determining the lifetime performance drift of each circuit due to hot carrier and NBTI induced aging using reliability simulations or by performing silicon level measurements at accelerated stress conditions.
14. The method of claim 13, further comprising:
determining the circuit lifetime of each circuit.
15. An integrated circuit comprising:
a circuit that has CMOS transistors whose lifetime performance can drift with age;
a power-on-hour calculator circuit that determines on-time of the circuit; and
a body bias generator that computes a body bias voltage VBB required at each one of predetermined time intervals until end of the circuit lifetime based on a lifetime performance drift of the circuit and wherein the body bias generator applies an associated computed body bias voltage VBB to the circuit at each predetermined time interval based on the measured on-time of the integrated circuit to compensate for the lifetime performance drift induced due to aging.
16. The integrated circuit of claim 15, further comprising:
an aging assessment circuit that determines the lifetime performance drift of the circuit, wherein the body bias generator computes the body bias voltage VBB required at each of the predetermined time interval until the end of the circuit lifetime based on the determined lifetime performance drift of the circuit.
17. The integrated circuit of claim 16, wherein the aging assessment circuit determines lifetime performance drift of the circuit due to hot carrier and NBTI induced aging.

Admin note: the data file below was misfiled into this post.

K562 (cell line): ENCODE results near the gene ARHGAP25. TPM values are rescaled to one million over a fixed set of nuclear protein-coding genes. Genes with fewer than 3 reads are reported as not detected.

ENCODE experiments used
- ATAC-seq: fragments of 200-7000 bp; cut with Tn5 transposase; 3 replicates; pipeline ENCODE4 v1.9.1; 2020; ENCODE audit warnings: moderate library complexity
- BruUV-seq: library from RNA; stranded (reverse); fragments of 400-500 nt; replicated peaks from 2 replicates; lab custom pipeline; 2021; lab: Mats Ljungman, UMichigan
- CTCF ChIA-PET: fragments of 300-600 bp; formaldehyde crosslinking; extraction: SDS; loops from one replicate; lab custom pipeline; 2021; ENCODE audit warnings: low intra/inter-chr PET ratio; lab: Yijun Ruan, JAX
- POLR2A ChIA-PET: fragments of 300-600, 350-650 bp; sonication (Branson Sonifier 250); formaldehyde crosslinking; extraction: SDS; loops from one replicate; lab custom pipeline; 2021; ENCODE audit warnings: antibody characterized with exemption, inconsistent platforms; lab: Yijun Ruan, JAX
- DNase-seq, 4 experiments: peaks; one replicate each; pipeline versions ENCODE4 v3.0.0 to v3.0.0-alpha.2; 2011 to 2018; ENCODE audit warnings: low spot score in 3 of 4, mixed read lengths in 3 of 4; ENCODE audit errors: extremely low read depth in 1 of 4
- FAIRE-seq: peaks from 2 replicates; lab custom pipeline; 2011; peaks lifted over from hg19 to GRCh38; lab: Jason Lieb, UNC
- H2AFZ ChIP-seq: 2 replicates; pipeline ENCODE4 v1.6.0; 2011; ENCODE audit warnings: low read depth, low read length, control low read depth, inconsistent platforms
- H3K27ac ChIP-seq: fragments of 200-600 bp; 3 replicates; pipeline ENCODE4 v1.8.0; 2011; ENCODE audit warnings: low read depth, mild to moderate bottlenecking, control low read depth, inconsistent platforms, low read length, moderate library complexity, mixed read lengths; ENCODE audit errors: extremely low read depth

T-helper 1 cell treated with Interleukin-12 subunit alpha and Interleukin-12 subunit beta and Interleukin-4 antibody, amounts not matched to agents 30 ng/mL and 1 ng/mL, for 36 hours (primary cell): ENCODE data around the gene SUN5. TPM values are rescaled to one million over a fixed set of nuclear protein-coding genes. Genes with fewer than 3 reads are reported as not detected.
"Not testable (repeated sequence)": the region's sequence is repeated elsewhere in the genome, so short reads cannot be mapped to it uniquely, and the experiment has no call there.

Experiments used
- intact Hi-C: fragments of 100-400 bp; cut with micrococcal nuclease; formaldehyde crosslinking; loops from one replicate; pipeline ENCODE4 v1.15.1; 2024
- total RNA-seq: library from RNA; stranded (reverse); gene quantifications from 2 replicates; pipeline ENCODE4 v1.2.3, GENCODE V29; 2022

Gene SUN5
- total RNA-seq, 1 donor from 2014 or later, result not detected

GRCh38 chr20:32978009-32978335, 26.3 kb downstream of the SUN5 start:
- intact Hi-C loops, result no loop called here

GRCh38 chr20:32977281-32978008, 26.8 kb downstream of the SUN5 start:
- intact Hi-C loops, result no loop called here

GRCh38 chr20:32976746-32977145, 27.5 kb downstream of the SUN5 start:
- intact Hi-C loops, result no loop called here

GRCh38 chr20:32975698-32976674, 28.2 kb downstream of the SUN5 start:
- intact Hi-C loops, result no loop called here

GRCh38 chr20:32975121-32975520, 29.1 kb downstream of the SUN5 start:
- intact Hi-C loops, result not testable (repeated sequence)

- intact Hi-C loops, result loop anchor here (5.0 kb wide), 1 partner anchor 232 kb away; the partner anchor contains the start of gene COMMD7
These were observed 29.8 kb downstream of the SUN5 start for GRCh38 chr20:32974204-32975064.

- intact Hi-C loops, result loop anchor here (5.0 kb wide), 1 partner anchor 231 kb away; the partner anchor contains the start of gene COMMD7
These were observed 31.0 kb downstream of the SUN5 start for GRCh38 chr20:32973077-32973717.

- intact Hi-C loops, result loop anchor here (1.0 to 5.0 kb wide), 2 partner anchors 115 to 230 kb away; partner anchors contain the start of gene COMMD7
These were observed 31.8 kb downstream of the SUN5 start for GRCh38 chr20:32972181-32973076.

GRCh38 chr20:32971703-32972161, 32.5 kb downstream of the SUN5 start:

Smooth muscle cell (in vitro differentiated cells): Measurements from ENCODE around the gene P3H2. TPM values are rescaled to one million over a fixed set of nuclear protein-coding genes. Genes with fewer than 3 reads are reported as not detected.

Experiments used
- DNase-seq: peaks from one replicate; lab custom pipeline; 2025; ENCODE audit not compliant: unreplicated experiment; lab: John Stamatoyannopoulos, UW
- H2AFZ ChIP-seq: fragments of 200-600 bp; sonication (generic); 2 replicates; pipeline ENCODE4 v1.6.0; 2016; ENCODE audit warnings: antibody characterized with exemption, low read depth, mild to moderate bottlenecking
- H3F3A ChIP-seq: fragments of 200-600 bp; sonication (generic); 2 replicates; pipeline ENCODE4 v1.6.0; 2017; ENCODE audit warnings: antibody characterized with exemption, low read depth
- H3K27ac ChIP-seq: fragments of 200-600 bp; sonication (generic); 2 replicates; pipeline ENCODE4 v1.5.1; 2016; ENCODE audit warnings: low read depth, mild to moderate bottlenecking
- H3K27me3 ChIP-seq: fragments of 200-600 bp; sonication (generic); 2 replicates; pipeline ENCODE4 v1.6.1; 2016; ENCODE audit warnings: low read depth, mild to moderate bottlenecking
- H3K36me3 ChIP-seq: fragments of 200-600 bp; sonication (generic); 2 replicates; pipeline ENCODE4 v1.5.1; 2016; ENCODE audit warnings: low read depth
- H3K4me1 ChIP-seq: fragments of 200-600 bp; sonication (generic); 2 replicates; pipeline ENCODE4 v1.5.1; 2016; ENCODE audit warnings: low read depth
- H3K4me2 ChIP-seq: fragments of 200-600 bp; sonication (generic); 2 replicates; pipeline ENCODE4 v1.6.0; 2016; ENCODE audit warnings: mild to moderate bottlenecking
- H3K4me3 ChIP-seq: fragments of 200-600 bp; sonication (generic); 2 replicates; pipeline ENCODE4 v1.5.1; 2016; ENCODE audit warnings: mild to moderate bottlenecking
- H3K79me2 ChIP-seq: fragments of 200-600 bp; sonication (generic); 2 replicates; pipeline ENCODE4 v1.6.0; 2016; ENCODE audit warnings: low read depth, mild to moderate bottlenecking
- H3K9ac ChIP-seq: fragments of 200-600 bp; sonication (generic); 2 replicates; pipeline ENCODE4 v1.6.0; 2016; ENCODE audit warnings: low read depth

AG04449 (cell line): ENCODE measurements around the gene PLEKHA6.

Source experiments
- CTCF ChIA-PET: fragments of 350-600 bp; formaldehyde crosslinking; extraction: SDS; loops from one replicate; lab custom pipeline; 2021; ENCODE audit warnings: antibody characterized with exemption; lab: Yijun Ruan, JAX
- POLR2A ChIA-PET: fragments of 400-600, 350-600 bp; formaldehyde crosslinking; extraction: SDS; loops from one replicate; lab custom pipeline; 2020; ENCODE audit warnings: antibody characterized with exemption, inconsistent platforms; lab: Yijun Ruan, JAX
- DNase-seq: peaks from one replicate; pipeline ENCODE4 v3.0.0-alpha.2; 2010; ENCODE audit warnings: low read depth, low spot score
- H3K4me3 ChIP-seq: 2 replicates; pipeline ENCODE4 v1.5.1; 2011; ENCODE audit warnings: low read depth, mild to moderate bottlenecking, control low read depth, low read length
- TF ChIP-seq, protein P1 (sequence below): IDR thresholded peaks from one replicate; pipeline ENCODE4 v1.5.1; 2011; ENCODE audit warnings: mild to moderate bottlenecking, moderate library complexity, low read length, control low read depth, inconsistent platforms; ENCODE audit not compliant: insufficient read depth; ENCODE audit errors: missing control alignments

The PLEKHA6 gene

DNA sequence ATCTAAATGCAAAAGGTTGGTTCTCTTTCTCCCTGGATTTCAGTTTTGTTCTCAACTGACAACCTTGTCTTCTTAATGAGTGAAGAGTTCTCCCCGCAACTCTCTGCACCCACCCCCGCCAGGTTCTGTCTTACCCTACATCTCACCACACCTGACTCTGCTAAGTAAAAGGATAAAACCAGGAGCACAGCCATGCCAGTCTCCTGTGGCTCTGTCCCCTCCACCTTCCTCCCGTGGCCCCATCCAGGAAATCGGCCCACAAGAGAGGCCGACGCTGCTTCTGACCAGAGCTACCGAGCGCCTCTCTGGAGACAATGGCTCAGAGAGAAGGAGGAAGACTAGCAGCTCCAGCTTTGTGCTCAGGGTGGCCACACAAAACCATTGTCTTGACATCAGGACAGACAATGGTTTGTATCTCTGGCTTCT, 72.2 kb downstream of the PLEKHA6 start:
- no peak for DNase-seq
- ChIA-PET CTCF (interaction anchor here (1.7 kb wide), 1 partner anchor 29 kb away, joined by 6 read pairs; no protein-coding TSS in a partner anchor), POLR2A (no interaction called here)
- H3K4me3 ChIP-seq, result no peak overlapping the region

18. The integrated circuit of claim 16, wherein the CMOS transistors comprise a plurality of PMOS and NMOS transistors.
19. The integrated circuit of claim 18, wherein the aging assessment circuit determines the lifetime performance drift of a plurality of PMOS and NMOS transistors in the circuit.
20. The integrated circuit of claim 19, wherein the body bias generator computes the body bias voltage VBB required at each predetermined time interval until the end of the circuit lifetime for the plurality of PMOS and NMOS transistors based on determined lifetime performance drift for the plurality of PMOS and NMOS transistors and wherein the body bias generator applies the associated computed body bias voltage VBB to a body terminal of each of the plurality of PMOS and NMOS transistors in the CMOS circuit at each predetermined time interval until the end of the circuit lifetime.
21. The integrated circuit of claim 20, wherein the body bias generator applies the associated computed body bias voltage VBB to the body terminal of each of the plurality of PMOS and NMOS transistors in the CMOS circuit during switching at each predetermined time interval.
22. The integrated circuit of claim 21, wherein the body bias generator applies body bias voltage VBB to body terminal of each of the PMOS and NMOS transistors to compensate for threshold voltage shifts due to process variations.